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Infect Control Hosp Epidemiol. 2004 Sep;25(9):730-4.

Rapid eradication of a cluster of Serratia marcescens in a neonatal intensive care unit: use of epidemiologic chromosome profiling by pulsed-field gel electrophoresis.

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1
UMass Memorial Medical Center, 55 Lake Avenue North, Worcester, MA 01655, USA.

Abstract

OBJECTIVE:

To investigate a cluster of patients infected and colonized with Serratia marcescens in a neonatal intensive care unit (NICU).

METHODS:

In June 2001, two neonates in the NICU had clinical infections with S. marcescens and one died. Infection control surveillance data for the NICU revealed that S. marcescens was rarely isolated from clinical specimens. Surveillance and environmental cultures were performed and isolates were typed using pulsed-field gel electrophoresis. Staff and neonates were cohorted and a waterless, alcohol-based handwashing agent was introduced. A case-control study was performed.

RESULTS:

From June 2 through August 20, 2001, 11 neonates with S. marcescens infection and colonization were identified. The incidence of S. marcescens infections increased from 0.19 per 1,000 patient-days in 2000 to 0.52 per 1,000 patient-days in 2001 (P < .0001). In the first 3 weeks of the investigation, there were 2 sets of patients and sinks with indistinguishable strains; however, in subsequent weeks, all isolates were of unique strains, signifying no further transmission of the two initial predominant strains. Neonates with S. marcescens were more likely to have a lower gestational age and birth weight. There was no association between cases and healthcare workers (HCWs).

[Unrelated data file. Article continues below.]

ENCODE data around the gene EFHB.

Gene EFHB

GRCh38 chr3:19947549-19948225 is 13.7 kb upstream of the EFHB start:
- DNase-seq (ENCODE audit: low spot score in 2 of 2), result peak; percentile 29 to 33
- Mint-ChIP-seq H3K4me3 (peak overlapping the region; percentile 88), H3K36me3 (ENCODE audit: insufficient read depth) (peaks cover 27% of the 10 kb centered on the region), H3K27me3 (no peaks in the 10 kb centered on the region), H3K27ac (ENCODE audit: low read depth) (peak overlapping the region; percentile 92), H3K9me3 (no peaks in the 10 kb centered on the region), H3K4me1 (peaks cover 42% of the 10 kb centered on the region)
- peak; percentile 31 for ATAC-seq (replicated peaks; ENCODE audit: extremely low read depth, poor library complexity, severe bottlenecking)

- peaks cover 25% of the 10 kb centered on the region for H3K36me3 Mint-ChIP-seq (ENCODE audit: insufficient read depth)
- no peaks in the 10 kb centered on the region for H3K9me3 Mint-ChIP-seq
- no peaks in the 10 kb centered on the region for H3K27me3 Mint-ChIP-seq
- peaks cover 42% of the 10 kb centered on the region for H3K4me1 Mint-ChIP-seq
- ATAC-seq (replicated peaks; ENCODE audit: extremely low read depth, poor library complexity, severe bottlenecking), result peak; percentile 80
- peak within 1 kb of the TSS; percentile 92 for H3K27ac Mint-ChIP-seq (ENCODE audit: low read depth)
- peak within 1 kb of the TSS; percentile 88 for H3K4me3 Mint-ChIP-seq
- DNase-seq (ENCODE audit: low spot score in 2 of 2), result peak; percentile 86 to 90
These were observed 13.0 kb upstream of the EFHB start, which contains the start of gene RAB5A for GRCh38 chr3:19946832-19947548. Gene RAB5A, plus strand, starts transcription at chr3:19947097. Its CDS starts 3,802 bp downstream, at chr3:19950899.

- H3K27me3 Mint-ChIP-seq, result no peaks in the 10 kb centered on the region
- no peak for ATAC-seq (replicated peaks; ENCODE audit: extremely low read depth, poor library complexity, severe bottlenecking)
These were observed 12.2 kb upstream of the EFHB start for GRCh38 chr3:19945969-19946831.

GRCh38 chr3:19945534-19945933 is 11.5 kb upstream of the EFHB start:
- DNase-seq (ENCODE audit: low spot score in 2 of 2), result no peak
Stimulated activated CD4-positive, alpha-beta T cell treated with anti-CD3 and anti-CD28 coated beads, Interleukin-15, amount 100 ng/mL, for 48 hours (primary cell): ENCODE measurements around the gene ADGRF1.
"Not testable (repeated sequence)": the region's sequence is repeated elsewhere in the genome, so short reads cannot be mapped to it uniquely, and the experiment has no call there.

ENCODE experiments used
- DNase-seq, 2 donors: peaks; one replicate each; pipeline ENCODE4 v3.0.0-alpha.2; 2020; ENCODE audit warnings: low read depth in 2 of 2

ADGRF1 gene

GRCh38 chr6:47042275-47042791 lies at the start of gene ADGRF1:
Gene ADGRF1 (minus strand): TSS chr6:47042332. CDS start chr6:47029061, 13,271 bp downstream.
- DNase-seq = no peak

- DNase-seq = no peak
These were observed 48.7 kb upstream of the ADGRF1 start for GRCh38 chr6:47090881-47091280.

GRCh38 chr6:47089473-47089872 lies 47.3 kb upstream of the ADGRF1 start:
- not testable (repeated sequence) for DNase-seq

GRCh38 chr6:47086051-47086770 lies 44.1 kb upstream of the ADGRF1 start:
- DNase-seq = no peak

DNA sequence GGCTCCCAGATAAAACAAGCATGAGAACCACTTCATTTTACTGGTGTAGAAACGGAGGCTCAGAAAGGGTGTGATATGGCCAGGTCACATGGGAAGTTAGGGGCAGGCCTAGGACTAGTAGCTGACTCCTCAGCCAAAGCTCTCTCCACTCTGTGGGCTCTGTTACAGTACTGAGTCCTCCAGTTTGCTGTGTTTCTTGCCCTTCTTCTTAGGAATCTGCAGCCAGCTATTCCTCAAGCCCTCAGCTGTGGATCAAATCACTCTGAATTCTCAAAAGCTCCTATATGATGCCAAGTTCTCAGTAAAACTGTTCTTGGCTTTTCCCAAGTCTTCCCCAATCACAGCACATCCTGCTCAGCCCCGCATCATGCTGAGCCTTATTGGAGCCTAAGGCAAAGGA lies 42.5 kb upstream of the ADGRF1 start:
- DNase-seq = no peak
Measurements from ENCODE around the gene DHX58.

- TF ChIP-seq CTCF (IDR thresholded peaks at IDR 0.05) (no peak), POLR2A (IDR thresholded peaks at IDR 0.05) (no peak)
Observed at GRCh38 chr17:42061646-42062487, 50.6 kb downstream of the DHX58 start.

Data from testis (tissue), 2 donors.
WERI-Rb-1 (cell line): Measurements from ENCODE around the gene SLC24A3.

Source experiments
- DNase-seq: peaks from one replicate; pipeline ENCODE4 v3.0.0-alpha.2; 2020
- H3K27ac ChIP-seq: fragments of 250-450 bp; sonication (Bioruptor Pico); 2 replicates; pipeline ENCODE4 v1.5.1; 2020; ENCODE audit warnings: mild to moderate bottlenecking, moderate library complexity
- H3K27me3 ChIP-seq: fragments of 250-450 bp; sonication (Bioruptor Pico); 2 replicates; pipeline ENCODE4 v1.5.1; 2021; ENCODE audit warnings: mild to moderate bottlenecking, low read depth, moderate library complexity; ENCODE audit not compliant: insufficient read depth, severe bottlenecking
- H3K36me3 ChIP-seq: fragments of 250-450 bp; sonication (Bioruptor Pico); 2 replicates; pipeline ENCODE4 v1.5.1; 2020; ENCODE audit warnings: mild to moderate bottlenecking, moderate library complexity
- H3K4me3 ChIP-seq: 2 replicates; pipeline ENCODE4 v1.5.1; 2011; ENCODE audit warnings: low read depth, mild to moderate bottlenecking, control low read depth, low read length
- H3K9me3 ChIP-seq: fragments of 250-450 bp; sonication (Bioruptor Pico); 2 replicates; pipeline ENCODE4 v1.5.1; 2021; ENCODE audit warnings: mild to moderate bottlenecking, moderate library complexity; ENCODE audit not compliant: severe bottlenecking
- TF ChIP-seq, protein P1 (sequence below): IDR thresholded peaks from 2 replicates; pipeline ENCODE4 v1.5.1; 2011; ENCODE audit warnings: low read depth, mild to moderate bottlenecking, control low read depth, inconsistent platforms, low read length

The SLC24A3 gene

CONCLUSIONS:

A cluster of S. marcescens was quickly terminated after the introduction of preventive measures including cohorting of infected and colonized neonates and HCWs, contact precautions, surveillance cultures, and a waterless, alcohol-based hand antiseptic. Chromosomal typing determined that strains with an indistinguishable pattern were no longer present in the unit after control measures were implemented.

PMID:
15484796
DOI:
10.1086/502468
[Indexed for MEDLINE]
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